Zbigniew Brzezinski has evolved.
He’s a former Cold War hawk who detested the Soviet Union. And with good reason. He fled his native Poland for a new life in the United States when Poland was controlled by the Evil Empire.
He became a national security expert and joined President Carter’s inner circle as national security adviser. He feuded with doves within the president’s Cabinet, most notably Secretary of State Cyrus Vance, who then quit because he’d grown tired of the internal strife.
What is Brzezinski’s take on Russia these days? He’s less wary of the Russians and sees them a possible partners.
There once was time when Zbig would have counseled reprisal against Russia for encroaching on the airspace of a U.S. ally, such as Turkey. The Turks shot down a Russian warplane recently and the Russians have responded with some economic sanctions against the Turks.
Brzezinski doesn’t see that as a deal-breaker with the Russians.
Politico asked the former cold warrior about how worried he is about the shooting down of the plane.
He responded: “These tensions are serious but not fatal. In some ways, if good sense and intelligence prevail, they could even prove to be salutary, not only for dealing with a nasty regional problem but addressing the potentially more generally destructive consequences of a global system dominated by three superpowers. ”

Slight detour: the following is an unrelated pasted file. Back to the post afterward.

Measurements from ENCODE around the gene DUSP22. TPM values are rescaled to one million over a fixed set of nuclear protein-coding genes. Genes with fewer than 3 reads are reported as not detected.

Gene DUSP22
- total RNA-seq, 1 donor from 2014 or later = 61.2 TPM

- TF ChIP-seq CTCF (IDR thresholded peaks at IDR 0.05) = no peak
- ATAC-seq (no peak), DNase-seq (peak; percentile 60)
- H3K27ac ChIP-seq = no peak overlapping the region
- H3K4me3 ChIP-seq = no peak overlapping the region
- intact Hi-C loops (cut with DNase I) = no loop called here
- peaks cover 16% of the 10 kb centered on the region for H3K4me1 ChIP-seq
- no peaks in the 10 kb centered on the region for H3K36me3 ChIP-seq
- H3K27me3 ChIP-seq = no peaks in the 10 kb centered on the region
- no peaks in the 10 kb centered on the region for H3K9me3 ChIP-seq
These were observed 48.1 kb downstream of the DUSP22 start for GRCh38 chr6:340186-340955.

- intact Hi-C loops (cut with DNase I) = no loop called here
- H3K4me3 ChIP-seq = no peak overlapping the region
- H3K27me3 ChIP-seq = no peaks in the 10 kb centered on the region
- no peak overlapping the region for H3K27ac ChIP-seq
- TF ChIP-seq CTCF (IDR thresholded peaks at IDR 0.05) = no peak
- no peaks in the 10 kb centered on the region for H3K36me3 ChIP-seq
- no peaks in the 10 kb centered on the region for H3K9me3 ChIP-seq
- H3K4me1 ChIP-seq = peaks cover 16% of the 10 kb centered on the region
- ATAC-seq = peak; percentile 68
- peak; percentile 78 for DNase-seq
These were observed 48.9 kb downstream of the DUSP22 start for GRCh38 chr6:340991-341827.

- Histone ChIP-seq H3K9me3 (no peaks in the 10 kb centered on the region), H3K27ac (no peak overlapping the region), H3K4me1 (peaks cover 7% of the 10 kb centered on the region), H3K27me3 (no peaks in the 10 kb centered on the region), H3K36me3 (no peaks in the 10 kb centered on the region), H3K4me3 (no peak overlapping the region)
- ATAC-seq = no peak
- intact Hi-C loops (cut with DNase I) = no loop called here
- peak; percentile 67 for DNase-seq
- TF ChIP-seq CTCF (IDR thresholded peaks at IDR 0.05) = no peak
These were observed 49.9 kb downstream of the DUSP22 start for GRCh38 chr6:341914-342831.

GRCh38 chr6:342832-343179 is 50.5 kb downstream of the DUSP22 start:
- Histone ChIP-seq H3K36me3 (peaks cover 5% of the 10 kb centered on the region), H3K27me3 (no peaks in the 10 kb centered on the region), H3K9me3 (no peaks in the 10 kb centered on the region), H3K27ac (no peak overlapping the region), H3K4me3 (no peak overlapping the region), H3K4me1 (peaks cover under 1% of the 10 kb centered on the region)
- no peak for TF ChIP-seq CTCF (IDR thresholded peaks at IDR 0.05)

Man, he sounds rational and reasonable.
There’s more. He was asked to define “salutary.” He said: “I don’t think anyone thinks that escalating this dispute is worth a major conflict with truly destructive consequences. In early October, in a piece I wrote for the Financial Times, I urged an effort to engage Russia in serious negotiations about the future of the region. I think perhaps we may now be doing what needs to be done [in talks in Vienna], given the common threat inherent in the delicacy of the relations between the nuclear powers.”
Advancing years — and profound change in the world alignment of power — does produce wisdom.